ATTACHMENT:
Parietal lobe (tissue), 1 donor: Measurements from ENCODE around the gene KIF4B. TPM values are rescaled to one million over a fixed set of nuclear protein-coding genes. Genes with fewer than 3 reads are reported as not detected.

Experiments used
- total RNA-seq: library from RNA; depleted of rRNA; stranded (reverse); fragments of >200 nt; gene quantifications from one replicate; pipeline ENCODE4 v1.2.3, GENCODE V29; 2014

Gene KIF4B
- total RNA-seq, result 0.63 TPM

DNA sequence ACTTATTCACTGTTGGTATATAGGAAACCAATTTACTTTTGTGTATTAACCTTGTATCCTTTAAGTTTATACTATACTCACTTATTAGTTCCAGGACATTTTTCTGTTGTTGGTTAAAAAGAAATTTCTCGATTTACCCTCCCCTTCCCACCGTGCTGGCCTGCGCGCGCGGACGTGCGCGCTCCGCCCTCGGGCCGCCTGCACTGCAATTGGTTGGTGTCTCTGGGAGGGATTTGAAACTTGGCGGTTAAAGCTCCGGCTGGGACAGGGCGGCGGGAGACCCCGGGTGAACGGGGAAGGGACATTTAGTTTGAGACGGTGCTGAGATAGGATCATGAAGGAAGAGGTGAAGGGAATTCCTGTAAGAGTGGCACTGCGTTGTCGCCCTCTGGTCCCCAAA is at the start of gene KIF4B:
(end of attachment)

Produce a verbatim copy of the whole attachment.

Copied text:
Parietal lobe (tissue), 1 donor: Measurements from ENCODE around the gene KIF4B. TPM values are rescaled to one million over a fixed set of nuclear protein-coding genes. Genes with fewer than 3 reads are reported as not detected.

Experiments used
- total RNA-seq: library from RNA; depleted of rRNA; stranded (reverse); fragments of >200 nt; gene quantifications from one replicate; pipeline ENCODE4 v1.2.3, GENCODE V29; 2014

Gene KIF4B
- total RNA-seq, result 0.63 TPM

DNA sequence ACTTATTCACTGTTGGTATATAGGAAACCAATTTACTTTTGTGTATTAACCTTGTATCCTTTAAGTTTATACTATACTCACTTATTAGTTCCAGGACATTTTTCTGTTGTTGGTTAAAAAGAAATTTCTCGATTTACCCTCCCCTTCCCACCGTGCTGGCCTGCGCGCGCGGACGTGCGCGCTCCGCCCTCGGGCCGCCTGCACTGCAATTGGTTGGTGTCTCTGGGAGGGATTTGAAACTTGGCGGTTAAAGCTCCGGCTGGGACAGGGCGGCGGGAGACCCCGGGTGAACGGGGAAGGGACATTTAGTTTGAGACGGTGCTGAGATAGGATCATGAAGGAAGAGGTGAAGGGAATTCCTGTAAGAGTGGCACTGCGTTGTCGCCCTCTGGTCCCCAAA is at the start of gene KIF4B: